Nunca vemos a nadie en esta zona. (We never see anyone in this area.)
I just want you to remember 2 very important things:
1. If you have no in front of a verb, other negative words will have to go after the verb:
No quiero nada. (I don’t want anything.) — not no nada quiero.
2. If you start a sentence with a negative word different from no, you’re no longer allowed to use no in that sentence!
Nadie sabe nada. (Nobody knows anything.) — not nadie no sabe nada.
Bonus Track #1: 3 Negative Words in a Sentence
Oh, yes! Spanish even allows for triple negative! It’s so, so fun! Of course sometimes you’ll have an easier way to express the same thought, but give triple negation a try. I’m sure you’ll enjoy it.
The rules for triple negation are exactly the same we had with double negation:
No + verb + negation word + negation word, or
Negation word + (negation word) + (negation word) + verb + (negation word) + (negation word):
No bebemos nunca nada. (We never drink anything.)
Ellos tampoco beben nunca nada. (They never drink anything either.)
Nunca nadie come nada. (Nobody ever eats anything.)
Nunca nada ha sido tan fácil para nadie. (Nothing has ever been so easy for anyone.)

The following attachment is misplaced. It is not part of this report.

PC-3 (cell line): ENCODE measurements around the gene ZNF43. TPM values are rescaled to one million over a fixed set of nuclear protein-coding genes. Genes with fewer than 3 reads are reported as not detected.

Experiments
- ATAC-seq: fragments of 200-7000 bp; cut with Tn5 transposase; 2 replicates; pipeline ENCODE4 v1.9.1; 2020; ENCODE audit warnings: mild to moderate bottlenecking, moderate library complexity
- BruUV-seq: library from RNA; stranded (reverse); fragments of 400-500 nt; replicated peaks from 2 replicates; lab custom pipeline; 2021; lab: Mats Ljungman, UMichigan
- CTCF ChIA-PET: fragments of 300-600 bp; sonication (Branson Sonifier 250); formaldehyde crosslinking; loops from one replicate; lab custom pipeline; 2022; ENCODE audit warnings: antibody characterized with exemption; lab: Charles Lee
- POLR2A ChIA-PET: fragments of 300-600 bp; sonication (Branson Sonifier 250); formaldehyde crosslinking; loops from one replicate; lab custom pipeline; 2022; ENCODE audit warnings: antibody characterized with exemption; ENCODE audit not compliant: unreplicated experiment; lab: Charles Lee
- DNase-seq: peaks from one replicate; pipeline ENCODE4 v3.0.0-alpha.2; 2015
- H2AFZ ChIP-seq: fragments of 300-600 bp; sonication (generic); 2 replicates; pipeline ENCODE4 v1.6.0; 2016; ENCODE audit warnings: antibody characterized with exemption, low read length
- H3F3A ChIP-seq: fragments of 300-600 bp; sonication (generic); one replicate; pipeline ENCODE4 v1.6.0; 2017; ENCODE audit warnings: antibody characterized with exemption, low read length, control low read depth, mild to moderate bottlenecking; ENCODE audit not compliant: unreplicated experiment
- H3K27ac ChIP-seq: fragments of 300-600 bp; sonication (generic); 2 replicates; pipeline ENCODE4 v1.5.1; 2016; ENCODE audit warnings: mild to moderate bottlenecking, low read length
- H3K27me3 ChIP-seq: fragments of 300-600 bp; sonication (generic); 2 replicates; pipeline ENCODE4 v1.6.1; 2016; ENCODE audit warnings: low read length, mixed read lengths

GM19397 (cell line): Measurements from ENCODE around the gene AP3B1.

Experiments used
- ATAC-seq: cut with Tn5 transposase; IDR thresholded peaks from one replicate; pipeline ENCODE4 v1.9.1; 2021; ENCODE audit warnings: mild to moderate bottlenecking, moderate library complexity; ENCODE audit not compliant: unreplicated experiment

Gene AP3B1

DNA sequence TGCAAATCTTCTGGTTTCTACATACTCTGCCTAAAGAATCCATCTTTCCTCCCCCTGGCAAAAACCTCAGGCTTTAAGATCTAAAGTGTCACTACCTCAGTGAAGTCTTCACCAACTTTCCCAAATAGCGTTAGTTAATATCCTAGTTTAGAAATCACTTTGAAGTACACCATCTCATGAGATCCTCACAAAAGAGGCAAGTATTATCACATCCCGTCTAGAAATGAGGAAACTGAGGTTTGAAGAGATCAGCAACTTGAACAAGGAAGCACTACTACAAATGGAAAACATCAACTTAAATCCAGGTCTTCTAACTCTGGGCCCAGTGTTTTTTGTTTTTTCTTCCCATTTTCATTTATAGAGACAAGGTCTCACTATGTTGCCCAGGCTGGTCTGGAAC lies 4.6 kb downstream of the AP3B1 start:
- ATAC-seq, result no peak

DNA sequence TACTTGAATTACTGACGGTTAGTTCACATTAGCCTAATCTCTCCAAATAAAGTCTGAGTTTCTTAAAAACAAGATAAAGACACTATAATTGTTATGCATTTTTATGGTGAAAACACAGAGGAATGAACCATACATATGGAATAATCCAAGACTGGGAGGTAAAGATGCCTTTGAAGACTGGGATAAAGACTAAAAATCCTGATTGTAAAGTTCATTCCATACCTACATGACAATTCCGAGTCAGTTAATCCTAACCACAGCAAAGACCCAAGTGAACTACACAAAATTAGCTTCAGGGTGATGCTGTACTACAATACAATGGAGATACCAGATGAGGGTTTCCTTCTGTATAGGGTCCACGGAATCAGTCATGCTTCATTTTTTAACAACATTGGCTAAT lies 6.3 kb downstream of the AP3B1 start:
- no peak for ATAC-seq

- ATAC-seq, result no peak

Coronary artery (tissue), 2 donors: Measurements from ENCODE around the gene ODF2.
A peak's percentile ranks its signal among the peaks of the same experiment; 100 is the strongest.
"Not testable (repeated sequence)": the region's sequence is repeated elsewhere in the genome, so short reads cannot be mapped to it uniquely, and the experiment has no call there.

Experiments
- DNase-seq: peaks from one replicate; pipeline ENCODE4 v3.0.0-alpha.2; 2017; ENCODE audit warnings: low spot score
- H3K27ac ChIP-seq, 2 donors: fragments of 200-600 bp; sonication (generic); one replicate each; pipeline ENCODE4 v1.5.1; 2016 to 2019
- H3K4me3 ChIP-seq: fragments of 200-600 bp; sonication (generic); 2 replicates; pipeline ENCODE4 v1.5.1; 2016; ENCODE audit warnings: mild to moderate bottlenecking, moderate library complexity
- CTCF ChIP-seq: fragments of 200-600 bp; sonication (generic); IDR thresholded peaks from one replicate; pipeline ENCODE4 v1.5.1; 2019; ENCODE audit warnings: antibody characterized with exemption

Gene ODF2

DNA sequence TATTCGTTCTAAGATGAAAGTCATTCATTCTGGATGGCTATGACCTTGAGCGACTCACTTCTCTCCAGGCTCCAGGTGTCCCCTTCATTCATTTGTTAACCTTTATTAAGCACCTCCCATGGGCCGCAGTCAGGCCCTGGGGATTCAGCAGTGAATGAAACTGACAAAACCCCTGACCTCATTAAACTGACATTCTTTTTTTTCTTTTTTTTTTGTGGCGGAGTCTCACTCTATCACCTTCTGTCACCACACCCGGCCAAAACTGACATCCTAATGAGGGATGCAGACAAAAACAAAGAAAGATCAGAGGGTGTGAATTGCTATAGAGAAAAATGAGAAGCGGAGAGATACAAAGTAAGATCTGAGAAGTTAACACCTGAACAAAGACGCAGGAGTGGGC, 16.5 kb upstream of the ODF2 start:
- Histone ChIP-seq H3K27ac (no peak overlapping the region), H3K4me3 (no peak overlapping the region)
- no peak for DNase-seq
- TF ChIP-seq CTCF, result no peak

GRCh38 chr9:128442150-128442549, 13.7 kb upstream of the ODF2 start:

No quiero decirle nada a nadie. (I don’t want to say anything to anybody.)
Bonus Track #2: Craziness! 4 Negative Words in a Sentence
Franko, this is just getting crazy! I hope you’re kidding!
Well…no, I’m not! You can have 4 negative words in a Spanish sentence and be able to sleep without any kind of remorse. You can even be very proud of your level of Spanish if you get to master the art of quadruple negation.
Now, I must confess this kind of “mega negative” sentence isn’t very common in Spanish, and you really need to find the appropriate context and situation in order to use them, but once the moment is right, do not hesitate—quadruple-negate to the four winds and let those compliments pour down!
Yo no hablo con nadie nunca tampoco. (I, too, don’t talk to anybody ever.)
Ellos no necesitan nada de nadie nunca. (They never need anything from anybody.)
Nadie nunca va a ningún lugar tampoco. (Nobody ever goes anywhere either.)
I promised myself I would stop, but do you want to see a 5-negative-word sentence? Here you have it!
Mi hermana no acepta nunca nada de nadie tampoco. (My sister never accepts anything from anybody ever either.)
Do you feel able to translate it now? Would you dare to create a 6-negative sentence? If so, then, Jesus! You’re no doubt the Master of Negation! Good for you if you’ve survived up until here.
I hope you’ve enjoyed this post as much as I’ve enjoyed writing it. See you very soon with more crazy grammar stuff!
Francisco J. Vare loves teaching and writing about grammar. He’s a proud language nerd, and you’ll normally find him learning languages, teaching students or reading. He’s been writing for FluentU for many years and is one of their staff writers.